Tulsa Massacre is Another Case for Reparations

Ideas and Issues

May 30, 2021

Pearl River

The 100th anniversary commemoration of the 1921 Tulsa Massacre and race riot has brought needed attention to the impact of violent racism on Black wealth that erupted in the post-Reconstruction period after the Civil War and continued throughout the 20th century and beyond. It was disappointing, even though highly understandable, that tensions erupted at the eleventh hour of these commemoration events over the issue of reparations, underlining how contemporary this issue remains in both the Black community and of course the country at large.

The issue in Tulsa, in short, is that a committee raised $30 million for the commemoration that was designed for a museum and memorial along with other events leading up to these development projects. Another group had been running a more recent parallel effort with lawyers seeking payments for elderly survivors as well as descendants of some of the 100 to 300 killed in the massacre and for those whose families could still be counted among the 1000 who lost business and homes in the conflagration. One group seems to have made demands of the other, negotiations broke down in the late hours, and no one wanted to be caught on the wrong side. The Commission had also been in the news recently for ejecting Oklahoma’s governor from its membership after he signed a bill blocking any significant teaching about race and its impacts in the state that had been pushed through the Republican legislature.

Who is right and who is wrong, hardly matters at one level? There seems to be total agreement that reparations are warranted. In fact, study commissions in Tulsa had come to that conclusion decades ago, but now have stumbled once again over the same question: who pays? Many think it should be the responsibility of the city and state government for allowing the massacre to happen in the first place and not doing more to protect the community. Others may not care who pays, but are demanding any deep pockets should begin making payments.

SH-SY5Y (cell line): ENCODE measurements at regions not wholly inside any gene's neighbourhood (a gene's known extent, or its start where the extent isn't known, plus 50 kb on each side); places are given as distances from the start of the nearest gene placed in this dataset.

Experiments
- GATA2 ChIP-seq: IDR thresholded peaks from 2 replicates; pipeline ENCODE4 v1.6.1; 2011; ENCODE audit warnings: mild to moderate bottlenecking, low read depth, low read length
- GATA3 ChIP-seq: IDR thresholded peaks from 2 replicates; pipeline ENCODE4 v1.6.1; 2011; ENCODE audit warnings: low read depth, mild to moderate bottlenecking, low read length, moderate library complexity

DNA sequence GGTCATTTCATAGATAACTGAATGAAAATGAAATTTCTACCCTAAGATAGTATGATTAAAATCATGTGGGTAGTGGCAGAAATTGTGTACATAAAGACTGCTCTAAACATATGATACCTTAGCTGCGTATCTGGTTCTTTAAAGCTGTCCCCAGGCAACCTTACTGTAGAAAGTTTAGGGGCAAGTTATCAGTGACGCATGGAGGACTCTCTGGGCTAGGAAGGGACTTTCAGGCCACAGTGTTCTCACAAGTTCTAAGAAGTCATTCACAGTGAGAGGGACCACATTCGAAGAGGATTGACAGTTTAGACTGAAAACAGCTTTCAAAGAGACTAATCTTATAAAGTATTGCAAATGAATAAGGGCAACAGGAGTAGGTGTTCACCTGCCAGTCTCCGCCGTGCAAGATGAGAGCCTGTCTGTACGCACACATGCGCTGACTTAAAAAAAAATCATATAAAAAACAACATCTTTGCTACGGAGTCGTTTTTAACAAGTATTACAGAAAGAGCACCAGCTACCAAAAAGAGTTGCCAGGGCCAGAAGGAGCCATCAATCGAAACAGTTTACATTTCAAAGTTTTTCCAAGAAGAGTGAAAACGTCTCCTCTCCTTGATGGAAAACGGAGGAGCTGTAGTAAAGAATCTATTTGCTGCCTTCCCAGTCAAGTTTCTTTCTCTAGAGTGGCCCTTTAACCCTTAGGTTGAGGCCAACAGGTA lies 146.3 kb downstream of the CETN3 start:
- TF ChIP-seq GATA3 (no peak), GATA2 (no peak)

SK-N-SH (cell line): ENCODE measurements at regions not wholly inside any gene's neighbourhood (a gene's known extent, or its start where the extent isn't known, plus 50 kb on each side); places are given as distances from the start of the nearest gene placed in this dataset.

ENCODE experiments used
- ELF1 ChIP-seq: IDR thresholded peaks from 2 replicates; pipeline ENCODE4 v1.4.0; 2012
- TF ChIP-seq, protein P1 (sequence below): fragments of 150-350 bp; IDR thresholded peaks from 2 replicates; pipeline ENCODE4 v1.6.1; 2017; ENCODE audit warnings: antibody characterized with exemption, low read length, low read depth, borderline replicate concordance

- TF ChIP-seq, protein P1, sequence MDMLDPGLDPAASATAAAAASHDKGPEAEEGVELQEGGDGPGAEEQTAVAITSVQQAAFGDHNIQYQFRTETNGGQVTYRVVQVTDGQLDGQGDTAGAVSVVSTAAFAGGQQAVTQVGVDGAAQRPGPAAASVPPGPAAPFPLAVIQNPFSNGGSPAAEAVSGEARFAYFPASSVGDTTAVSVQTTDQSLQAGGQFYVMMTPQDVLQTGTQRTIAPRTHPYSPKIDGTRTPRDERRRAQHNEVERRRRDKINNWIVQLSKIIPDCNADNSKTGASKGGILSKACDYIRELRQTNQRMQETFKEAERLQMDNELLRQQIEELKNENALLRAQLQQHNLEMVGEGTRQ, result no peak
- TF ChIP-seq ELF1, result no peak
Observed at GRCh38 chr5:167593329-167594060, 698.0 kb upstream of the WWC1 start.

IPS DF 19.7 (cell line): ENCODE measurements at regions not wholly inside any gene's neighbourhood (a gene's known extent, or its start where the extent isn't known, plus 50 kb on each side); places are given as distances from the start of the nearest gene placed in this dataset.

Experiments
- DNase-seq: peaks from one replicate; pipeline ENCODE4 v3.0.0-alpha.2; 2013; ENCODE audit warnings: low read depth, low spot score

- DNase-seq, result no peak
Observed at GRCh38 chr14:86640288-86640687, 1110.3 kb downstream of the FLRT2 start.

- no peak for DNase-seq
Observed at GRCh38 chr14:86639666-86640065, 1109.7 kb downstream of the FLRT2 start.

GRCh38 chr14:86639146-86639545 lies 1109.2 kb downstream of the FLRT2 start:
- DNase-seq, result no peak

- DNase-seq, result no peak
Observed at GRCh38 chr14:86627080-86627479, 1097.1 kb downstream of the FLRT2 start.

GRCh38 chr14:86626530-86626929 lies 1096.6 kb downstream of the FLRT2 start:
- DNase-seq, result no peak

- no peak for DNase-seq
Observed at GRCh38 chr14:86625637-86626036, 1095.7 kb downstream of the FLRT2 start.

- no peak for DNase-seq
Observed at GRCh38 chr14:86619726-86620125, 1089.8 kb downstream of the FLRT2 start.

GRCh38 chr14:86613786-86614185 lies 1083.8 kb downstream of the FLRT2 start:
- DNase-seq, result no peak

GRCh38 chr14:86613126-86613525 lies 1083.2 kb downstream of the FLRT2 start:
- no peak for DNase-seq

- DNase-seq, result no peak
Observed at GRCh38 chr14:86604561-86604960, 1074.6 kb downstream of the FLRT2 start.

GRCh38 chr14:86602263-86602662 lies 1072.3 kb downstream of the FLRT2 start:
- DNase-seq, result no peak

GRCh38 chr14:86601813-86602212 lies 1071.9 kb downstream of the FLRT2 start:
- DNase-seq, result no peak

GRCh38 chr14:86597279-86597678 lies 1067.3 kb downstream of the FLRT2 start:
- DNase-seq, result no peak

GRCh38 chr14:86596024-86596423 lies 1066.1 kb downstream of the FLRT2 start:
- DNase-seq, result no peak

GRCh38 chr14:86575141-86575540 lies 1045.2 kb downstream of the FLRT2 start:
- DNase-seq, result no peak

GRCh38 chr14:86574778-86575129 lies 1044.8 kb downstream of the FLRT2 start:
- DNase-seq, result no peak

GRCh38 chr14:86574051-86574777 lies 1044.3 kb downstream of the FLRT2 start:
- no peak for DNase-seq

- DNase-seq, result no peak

I can remember door knocking in Greenwood and neighboring communities in the runup to the 1980 presidential caucuses more than forty years ago. The area then still showed Katrina-like signs of the devastation of the massacre. Whole sections were vacant lots. What had been known as the Black Wall Street for its wealth was now marked by abandoned storefronts and houses. Some parts of the neighborhood were almost rural. My brother, hitting one door to try and convince the two men who lived there to attend the caucus and support our demand for a class-based affirmative action program in the parties, was asked to hold two chickens they were preparing to kill while they talked.

We know a lot about family wealth now. The generational advantages are huge and part of the tremendous gap at all levels, but particularly when we examine the wealth of white families, over $100,000 on average, and Black families, hardly at $15,000. The Biden administration recovery and budget proposals attempt to address a rebooting of opportunity here to reduce the gap, but that doesn’t make it easier to resolve the question of reparations. Without a targeted injection of resources to compensate for not just Tulsa, but the ubiquity of the policy-driven discrimination, it’s hard to imagine that Americans will ever achieve any semblance of equity. Tulsa is just another reminder of the scars and the continuing tensions that remain raw and unresolved.